1. Forum
  2. >
  3. Topic: Polish
  4. >
  5. "Teraz niosę kota."

"Teraz niosę kota."

Translation:I am carrying a cat now.

January 28, 2016

18 Comments


https://www.duolingo.com/profile/Prestbakmo

I think "I am carrying a cat right now" sounds more natural in English.


https://www.duolingo.com/profile/Tom873317

I agree, but wonder if there is a separate expression for "right now" in Polish


https://www.duolingo.com/profile/immery

I think "właśnie teraz" is a good translation to "right now", but it would not fit in this sentence.


https://www.duolingo.com/profile/Jack0422

why can't you say "Now I carry a cat"?


https://www.duolingo.com/profile/Jellei

Well, firstly, if something is happening "now", you should use Present Continous, not Present Simple.

And secondly, even if there wasn't "now" at the beginning, this is one of the rare cases when Polish distinguishes between Present Simple and Present Continous. So:

to carry = nosić (Noszę kota)

to be carrying = nieść (Niosę kota)


https://www.duolingo.com/profile/warfreak2

It is perfectly fine to begin a clause in the present simple tense with the word "now". For example, "I used to carry my bag to school; now I carry a cat."

As usual, the difference is that you habitually carry a cat, but not necessarily at the current moment. The word "now" indicates you didn't do this habitually before.


https://www.duolingo.com/profile/z1z2z

Hi Jellei. A friendly reminder about the spelling of "Continuous". Other students are following your example of using only one "u". Compared to all the thousands of words you have written, it seems trivial. I mean no disrespect.


https://www.duolingo.com/profile/Jellei

None taken, but I suppose other students follow my example rather in terms of Polish, and not English ;) I'll try to be more careful. But I have this little observation, that the more I write in English, the more small mistakes I make... because I feel confident, I don't think that much about what I write, and then I end up mixing 'than' and 'then' or similar ;)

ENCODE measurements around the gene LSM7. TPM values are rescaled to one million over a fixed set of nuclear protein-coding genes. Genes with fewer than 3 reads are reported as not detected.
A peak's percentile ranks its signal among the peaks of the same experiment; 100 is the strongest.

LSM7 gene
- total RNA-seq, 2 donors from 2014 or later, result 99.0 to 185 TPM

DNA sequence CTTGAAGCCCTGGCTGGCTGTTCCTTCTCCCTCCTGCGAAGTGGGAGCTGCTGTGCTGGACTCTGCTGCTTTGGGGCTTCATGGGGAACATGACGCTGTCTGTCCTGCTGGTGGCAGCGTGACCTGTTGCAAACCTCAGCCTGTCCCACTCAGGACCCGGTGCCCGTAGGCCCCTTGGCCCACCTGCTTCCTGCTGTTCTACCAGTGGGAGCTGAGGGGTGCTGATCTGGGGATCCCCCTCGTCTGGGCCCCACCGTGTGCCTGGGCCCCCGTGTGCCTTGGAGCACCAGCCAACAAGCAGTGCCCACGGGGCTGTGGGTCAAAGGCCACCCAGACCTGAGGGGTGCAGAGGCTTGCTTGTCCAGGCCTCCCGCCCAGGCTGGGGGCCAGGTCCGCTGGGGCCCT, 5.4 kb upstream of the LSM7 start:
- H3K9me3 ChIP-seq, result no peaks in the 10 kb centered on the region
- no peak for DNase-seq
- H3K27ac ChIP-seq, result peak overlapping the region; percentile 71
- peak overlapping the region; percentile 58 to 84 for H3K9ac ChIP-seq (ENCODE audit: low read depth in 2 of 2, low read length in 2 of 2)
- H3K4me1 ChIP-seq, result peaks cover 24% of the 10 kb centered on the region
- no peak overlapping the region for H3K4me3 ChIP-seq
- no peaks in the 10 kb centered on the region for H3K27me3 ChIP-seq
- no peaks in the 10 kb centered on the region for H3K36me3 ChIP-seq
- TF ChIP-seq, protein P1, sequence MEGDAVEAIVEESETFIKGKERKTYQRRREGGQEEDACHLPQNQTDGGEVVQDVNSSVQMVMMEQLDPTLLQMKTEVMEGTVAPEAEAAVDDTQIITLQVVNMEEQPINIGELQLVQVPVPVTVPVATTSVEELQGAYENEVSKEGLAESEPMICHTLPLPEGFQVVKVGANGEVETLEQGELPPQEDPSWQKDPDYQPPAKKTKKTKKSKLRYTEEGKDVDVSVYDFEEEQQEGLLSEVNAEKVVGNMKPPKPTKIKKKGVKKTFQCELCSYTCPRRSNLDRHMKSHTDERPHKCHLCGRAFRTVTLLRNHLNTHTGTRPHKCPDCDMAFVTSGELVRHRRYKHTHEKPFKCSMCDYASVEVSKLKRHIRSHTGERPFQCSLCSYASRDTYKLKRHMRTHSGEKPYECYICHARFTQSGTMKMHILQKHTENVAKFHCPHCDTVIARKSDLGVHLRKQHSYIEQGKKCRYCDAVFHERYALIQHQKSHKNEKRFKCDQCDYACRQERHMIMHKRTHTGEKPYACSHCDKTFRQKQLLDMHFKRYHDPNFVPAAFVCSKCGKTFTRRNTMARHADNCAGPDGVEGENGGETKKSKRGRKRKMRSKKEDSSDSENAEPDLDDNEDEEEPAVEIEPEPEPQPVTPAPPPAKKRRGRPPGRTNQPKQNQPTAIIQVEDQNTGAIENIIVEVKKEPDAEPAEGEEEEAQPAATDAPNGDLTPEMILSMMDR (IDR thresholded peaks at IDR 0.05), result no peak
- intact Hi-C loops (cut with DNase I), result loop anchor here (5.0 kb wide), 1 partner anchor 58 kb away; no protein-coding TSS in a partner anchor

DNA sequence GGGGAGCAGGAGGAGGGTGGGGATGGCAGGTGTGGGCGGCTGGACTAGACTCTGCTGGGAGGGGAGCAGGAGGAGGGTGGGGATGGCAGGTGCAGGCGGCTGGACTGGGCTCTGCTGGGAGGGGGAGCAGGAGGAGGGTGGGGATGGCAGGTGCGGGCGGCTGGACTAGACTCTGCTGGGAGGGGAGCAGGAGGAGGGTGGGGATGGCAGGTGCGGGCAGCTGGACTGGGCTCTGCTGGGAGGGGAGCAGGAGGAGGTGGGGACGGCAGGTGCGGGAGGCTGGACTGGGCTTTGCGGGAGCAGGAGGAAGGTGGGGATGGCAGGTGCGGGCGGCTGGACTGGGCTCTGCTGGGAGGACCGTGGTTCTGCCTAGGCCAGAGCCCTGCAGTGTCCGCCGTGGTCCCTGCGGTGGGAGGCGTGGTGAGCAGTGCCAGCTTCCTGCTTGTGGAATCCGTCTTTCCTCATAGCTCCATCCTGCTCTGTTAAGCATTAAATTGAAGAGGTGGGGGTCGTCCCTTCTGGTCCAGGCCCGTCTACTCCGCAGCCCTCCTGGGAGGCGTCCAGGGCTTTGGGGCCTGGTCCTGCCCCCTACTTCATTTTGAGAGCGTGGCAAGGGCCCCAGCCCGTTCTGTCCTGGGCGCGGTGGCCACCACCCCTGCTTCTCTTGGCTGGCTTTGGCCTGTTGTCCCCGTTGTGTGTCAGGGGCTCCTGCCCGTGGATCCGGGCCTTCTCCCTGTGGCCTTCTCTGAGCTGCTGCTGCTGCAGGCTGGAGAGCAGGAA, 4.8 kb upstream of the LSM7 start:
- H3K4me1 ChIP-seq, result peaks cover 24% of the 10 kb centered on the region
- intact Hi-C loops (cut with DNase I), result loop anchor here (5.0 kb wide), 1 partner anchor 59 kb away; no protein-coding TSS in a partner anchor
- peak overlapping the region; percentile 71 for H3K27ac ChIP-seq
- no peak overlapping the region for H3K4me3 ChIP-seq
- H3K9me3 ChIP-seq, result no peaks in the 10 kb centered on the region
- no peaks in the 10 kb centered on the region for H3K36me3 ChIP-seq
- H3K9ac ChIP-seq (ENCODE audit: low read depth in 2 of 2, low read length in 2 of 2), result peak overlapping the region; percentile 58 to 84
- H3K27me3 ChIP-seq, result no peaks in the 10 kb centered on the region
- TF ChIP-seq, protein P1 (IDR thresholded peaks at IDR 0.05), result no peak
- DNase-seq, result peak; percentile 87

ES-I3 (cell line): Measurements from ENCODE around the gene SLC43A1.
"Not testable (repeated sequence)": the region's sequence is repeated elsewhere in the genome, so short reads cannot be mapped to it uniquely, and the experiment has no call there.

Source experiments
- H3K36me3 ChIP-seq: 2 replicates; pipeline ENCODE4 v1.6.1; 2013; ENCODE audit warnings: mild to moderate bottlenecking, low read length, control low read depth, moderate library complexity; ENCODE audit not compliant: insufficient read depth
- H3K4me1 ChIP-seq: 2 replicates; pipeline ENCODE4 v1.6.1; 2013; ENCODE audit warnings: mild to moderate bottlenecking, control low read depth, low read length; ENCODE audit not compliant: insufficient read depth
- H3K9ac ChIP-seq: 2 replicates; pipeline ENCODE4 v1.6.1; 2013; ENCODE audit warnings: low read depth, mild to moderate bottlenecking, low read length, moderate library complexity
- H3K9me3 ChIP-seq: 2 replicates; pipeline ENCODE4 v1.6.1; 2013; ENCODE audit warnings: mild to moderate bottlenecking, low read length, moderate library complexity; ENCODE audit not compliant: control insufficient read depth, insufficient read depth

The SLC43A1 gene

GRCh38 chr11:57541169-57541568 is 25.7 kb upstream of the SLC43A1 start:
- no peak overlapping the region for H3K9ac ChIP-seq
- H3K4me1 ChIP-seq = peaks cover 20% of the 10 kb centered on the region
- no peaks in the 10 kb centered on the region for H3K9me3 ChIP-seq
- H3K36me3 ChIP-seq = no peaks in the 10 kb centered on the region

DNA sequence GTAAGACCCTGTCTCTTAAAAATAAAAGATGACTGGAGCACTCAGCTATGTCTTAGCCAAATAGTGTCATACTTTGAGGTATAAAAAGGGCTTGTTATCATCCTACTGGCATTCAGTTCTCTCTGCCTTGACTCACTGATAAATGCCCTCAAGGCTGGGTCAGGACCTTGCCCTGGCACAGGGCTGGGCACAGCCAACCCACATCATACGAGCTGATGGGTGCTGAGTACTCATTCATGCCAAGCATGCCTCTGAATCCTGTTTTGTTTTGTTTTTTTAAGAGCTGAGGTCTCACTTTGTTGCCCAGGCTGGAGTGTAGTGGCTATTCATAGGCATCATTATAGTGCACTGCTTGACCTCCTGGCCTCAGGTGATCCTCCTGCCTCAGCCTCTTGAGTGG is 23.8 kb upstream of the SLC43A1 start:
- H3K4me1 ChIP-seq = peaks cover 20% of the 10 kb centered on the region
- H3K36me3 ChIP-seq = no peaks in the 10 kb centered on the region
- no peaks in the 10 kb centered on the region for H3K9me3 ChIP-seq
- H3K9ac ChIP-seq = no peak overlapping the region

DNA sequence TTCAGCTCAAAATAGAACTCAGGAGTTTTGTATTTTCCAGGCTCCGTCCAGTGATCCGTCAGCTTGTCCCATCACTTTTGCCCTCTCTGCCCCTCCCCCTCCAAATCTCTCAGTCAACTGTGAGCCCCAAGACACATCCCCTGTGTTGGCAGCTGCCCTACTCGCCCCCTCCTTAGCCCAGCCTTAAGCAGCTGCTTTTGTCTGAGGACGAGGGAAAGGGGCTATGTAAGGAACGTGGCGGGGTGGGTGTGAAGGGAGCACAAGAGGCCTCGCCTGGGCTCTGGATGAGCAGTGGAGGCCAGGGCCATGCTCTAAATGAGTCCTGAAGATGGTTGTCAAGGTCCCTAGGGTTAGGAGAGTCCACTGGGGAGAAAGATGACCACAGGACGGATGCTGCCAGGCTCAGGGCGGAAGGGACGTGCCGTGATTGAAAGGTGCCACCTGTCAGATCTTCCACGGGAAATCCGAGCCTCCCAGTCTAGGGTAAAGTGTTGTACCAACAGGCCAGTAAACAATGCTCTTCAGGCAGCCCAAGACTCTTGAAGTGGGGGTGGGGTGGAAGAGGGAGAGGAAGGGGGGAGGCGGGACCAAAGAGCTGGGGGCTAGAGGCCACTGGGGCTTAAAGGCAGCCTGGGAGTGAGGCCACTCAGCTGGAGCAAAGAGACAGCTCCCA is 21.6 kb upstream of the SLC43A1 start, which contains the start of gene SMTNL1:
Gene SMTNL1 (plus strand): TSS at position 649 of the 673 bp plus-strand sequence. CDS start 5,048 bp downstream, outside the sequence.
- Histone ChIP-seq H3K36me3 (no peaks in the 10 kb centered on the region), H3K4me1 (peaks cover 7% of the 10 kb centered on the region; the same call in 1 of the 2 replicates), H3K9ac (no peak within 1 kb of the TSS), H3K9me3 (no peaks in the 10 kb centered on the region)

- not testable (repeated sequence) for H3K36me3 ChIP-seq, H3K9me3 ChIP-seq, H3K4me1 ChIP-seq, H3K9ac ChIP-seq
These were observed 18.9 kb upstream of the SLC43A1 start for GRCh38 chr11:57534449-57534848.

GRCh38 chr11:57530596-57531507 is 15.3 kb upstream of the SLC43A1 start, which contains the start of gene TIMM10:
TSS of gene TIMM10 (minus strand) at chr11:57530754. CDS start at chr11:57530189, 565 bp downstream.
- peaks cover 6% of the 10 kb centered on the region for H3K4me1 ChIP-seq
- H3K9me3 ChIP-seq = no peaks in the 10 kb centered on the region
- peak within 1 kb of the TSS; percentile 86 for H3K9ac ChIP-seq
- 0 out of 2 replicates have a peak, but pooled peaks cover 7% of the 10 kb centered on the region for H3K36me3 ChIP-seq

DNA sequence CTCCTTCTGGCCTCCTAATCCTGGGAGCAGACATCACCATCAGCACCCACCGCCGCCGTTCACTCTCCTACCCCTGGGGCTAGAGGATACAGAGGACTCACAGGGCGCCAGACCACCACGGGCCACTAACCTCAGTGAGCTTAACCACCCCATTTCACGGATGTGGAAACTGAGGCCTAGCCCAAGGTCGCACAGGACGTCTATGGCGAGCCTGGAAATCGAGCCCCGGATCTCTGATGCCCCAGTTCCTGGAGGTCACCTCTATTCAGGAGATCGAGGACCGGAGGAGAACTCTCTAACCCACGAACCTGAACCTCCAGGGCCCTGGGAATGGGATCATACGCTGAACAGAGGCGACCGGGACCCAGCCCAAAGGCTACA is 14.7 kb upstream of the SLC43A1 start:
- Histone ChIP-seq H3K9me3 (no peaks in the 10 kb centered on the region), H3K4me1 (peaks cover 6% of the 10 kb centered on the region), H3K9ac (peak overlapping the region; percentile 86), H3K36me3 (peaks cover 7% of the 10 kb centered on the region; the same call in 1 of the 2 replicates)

https://www.duolingo.com/profile/MarkKulka

That even happens to people who have been using English for their entire lives!


https://www.duolingo.com/profile/goOTBT

"I am holding a cat now" sounds more natural to me, but this wasn't allowed? In fact I've never heard anyone say they are 'carrying' a cat!


https://www.duolingo.com/profile/Jellei

Well, they are carrying it while walking. Not standing and holding it.

"I am holding" = "Trzymam".


https://www.duolingo.com/profile/NieNieNieNie

"I'm currently carrying a cat" wasn't accepted.


https://www.duolingo.com/profile/Jellei

OK, added.


https://www.duolingo.com/profile/Slater91

"I carry a cay now" or "now I carry a cat" should be accepted as answers as they are correct. See the following two examples: "I just carried a dog, now I carry a cat." "Back when my parents had a parrot, I carried that to the vet for the monthly check. I carry a cat now, as they have had one for a couple of years." Both are examples of sentences that make complete sense with "now" + present simple. There is no context whatsoever on Duolingo which is quite limiting, so at least one should be able to give answers that make complete sense in a given context :)


https://www.duolingo.com/profile/Jellei

So I just asked one of our British contributors about your sentences, and to your first one she just answered "No.", while to the second "Okay, maybe but it's a bit of an unlikely context and 'take' is much more likely".

Not to mention that accepting "carry" here and in other sentences would mean that we have no way of teaching the difference between "niosę" (right now) and "noszę" (in general).


https://www.duolingo.com/profile/Chris903572

As a native English speaker, the translation of this sentence makes it sound like the person is carrying a cat 'now', as opposed to earlier when they were not. Is this what the Polish sentence is mean to imply (as opposed to merely carrying a cat in the present tense)? Thanks


https://www.duolingo.com/profile/Jellei

Yes, I guess it contrasts carrying the cat with the situation earlier (either carrying something else or just 'not carrying a cat').

Learn Polish in just 5 minutes a day. For free.